Who gets the information about genetic testing for cancer risk? The role of race/ethnicity, immigration status, and primary care clinicians

Research output: Contribution to journalArticle

27 Citations (Scopus)

Abstract

This study identified factors associated with awareness of genetic testing for cancer risk in the US general population. Multiple logistic regression analysis was used to analyze data from the 2000 National Health Interview Survey. The strong predictors were education, race/ethnicity, immigration status, health status, interaction with health professionals, controlling for socioeconomic status, cancer diagnosis, family history of cancer, and perceived personal cancer risk. The substantial lack of awareness of genetic testing among immigrant and ethnic populations warrants further research and tailored educational interventions. Ways to improve quality of patient interactions with non-genetic clinicians in promoting public knowledge of genetic testing for cancer risk are also worthy of further exploration.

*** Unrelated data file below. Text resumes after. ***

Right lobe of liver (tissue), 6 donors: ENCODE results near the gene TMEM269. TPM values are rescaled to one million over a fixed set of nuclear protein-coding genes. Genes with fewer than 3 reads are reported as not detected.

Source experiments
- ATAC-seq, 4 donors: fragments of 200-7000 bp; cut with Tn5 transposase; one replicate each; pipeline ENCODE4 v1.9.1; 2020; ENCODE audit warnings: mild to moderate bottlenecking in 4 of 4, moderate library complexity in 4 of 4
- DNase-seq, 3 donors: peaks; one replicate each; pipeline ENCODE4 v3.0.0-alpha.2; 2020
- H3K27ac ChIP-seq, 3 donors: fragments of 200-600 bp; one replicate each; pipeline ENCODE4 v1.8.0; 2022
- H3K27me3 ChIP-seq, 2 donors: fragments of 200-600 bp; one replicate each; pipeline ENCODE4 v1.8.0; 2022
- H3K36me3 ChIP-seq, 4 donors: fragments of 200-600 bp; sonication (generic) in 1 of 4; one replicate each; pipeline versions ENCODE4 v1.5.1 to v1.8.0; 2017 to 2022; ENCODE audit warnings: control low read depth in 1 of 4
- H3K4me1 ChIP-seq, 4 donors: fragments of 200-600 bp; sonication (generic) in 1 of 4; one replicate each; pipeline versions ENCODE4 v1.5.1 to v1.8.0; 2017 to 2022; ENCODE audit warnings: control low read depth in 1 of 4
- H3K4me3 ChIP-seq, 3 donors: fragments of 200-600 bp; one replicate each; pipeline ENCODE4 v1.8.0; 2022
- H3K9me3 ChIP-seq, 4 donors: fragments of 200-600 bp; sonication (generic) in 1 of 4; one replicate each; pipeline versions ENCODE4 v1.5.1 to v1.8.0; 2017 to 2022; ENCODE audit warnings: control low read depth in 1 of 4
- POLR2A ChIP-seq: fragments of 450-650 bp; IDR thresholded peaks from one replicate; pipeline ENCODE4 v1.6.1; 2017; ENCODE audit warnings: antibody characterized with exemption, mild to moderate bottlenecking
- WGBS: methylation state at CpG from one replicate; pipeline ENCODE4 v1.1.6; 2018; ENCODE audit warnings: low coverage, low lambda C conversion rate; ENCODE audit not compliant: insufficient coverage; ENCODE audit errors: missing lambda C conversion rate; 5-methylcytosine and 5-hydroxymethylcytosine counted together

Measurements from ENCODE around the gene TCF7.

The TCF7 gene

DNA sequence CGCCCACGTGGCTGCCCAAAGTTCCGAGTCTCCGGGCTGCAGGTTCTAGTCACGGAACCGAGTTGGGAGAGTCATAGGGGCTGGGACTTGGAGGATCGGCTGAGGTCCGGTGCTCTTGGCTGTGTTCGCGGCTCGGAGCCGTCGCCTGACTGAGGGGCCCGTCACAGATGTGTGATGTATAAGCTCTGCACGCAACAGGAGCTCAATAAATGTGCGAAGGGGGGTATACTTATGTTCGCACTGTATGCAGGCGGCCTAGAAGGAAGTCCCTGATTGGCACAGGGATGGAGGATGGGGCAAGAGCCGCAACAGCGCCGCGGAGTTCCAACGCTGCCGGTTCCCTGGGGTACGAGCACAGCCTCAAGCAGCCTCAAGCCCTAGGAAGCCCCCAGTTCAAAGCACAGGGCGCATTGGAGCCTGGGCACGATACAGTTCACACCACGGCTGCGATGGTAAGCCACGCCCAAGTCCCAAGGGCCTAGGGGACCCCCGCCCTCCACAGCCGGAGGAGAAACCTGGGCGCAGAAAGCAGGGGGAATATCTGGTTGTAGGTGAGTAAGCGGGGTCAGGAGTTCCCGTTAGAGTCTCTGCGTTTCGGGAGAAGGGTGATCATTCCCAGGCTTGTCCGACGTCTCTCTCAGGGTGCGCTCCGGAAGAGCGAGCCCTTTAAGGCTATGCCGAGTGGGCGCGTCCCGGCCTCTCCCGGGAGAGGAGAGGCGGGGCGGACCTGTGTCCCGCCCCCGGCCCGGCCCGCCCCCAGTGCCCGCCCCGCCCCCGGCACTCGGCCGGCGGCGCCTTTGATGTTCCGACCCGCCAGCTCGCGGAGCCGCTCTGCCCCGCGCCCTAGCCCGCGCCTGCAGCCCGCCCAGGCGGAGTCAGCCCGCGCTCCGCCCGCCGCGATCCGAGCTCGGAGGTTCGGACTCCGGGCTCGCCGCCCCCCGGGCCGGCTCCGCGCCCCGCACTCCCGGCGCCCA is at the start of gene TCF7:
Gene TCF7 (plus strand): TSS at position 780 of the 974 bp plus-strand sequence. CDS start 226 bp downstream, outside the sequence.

Original languageEnglish
Pages (from-to)131-136
Number of pages6
JournalClinical Genetics
Volume64
Issue number2
DOIs
Publication statusPublished - 2003 Aug 1
Externally publishedYes

Keywords

  • Awareness
  • Cancer
  • Communication
  • Genetic predisposition testing

ASJC Scopus subject areas

  • Genetics
  • Genetics(clinical)

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